Zimbabwe latest: US embassy tells citizens in Zimbabwe to ‘shelter’ after explosions heard in capital Harare

Safety warnings concern ‘ongoing political uncertainty’

Soldiers stand beside military vehicles just outside Harare, Zimbabwe on November 14, 2017 REUTERS/Philimon Bulawayo

The American embassy has told its citizens in Zimbabwe to seek shelter after explosions reportedly reverberated through the capital of Harare.

“US citizens in Zimbabwe are encouraged to shelter in place until further notice,” the embassy said in a statement posted on its website.

The embassy added that diplomatic employees had been advised to remain at home on Wednesday due to “ongoing political uncertainty through the night”.

“US government personnel have been instructed to shelter in their residences tonight and work remotely from home on 15 November. The embassy will be minimally staffed and closed to the public,” the statement said.

The country has plunged into unrest since a top military official warned he might need to “step in” to halt the expulsion of supporters of former Vice President Emmerson Mnangagwa. Soldiers reportedly fanned out across Harare and took control of a state broadcaster. Reuters reported multiple explosions being heard and tanks were seen rumbling into the capital.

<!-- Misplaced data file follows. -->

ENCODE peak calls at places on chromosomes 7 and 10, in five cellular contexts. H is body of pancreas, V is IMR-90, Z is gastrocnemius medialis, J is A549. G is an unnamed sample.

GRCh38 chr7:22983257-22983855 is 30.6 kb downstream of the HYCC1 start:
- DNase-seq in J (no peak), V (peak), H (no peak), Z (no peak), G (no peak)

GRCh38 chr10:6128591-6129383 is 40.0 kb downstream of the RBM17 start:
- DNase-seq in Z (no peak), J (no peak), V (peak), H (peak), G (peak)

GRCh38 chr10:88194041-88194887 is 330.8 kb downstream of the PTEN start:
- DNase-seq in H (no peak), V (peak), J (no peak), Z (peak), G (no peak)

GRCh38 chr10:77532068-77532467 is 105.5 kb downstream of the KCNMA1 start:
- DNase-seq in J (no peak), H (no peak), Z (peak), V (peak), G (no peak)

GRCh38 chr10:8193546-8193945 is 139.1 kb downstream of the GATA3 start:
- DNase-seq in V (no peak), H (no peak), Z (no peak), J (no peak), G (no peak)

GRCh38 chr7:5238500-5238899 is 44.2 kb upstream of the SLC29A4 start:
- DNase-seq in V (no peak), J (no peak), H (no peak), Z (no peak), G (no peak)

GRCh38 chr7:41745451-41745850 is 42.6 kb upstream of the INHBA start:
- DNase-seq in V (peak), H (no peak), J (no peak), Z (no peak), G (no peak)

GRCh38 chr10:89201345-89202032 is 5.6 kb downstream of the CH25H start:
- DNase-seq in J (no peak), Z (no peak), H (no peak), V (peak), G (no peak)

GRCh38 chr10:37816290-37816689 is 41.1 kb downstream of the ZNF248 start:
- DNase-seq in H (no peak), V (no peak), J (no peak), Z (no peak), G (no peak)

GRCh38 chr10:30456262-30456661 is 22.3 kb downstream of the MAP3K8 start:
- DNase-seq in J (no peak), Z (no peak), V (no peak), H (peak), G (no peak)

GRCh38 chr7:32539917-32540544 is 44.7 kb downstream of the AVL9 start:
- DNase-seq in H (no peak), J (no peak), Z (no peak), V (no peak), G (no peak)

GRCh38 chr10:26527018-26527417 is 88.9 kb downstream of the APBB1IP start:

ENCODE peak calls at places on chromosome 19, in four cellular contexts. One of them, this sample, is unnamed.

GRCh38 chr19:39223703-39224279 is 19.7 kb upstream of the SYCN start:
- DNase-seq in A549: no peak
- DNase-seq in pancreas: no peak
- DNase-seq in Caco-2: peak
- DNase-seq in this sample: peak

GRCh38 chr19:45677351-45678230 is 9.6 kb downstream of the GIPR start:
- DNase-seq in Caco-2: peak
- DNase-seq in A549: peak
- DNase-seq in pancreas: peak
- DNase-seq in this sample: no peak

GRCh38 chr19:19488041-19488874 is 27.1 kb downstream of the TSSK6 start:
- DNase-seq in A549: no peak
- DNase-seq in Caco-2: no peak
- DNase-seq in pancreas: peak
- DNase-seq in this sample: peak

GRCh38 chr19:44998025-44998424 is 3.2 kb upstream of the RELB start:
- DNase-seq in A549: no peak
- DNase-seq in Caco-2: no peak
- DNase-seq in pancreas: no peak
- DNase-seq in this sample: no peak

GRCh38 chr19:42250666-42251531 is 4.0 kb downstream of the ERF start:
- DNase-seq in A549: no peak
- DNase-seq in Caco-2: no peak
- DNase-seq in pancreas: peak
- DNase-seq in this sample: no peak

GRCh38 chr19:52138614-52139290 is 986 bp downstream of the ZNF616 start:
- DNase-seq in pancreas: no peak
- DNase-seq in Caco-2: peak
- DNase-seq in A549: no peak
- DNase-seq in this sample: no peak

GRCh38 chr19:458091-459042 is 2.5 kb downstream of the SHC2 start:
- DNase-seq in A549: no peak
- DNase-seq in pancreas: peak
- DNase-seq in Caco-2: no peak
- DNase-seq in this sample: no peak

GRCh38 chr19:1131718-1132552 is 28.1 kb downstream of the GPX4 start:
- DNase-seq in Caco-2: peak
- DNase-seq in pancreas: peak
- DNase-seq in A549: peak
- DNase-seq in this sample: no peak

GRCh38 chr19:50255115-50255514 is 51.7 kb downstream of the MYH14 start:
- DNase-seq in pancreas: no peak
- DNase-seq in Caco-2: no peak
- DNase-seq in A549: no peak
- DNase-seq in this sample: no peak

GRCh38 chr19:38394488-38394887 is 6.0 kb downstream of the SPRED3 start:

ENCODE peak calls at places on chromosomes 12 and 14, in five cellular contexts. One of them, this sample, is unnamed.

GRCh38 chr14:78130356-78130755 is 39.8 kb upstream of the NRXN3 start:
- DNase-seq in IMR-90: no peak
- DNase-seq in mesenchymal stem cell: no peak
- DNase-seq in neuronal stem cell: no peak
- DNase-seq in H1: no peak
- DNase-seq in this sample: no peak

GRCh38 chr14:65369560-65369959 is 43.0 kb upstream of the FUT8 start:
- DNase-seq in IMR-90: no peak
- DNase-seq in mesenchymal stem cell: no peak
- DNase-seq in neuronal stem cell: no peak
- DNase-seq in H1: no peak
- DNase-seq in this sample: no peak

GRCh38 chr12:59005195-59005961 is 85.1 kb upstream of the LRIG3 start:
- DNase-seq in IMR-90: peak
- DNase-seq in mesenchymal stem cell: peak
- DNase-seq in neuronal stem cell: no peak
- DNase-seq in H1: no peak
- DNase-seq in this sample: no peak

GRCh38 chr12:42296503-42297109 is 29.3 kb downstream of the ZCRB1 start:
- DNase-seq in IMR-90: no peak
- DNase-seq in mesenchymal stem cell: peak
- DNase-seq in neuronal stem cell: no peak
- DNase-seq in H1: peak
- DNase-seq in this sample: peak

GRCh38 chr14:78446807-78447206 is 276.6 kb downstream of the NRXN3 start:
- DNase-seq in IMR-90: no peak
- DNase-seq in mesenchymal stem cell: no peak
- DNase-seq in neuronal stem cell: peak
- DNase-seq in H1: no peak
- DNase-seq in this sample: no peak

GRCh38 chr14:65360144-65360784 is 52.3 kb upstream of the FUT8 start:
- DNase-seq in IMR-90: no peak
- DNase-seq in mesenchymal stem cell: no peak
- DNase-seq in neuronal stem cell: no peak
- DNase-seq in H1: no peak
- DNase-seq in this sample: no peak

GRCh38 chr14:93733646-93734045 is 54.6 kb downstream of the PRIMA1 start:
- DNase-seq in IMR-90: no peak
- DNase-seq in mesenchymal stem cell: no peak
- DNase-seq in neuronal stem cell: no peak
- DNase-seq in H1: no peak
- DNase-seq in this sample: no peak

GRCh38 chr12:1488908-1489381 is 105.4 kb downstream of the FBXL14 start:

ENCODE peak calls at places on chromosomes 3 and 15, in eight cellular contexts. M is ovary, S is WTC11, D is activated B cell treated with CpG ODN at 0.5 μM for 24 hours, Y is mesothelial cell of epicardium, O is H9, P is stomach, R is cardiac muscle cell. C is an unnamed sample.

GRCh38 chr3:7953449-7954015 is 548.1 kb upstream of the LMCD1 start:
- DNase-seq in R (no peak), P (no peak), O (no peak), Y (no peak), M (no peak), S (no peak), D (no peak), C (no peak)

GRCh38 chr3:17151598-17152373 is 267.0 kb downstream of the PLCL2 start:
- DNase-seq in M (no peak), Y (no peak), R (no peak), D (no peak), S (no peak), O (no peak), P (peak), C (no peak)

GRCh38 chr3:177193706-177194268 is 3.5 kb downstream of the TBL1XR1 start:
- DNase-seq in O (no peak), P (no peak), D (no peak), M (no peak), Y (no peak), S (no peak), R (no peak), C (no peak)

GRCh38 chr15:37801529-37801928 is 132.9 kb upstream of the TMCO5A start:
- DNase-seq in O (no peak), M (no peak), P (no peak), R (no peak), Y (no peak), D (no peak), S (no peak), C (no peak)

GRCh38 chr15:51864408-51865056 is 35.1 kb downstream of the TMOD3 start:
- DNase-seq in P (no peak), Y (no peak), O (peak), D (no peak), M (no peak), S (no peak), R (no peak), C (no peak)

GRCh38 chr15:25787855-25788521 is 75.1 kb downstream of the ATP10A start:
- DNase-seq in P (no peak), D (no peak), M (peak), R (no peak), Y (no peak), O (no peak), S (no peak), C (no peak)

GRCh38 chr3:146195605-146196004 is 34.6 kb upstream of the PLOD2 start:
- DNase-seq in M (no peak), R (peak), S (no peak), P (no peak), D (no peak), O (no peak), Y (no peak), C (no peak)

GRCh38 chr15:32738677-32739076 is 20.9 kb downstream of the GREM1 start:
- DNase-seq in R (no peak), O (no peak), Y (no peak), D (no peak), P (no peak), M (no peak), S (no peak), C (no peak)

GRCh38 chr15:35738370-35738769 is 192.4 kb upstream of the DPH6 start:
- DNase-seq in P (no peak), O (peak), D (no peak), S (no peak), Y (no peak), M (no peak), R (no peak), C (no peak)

Mr Mnangagwa was in line to take over for longstanding President Robert Mugabe but was pushed aside as Mr Mugabe elevated his wife Grace Mugabe.

The battle over who would succeed Mr Mugabe reflects the perilous road ahead as Zimbabwe contemplates another leader for the first time in decades.

The 93-year-old Mr Mugabe has ruled Zimbabwe for decades. His reputation as a lion of the African post-colonial independence movement has been tarnished by accusations of human rights abuses.

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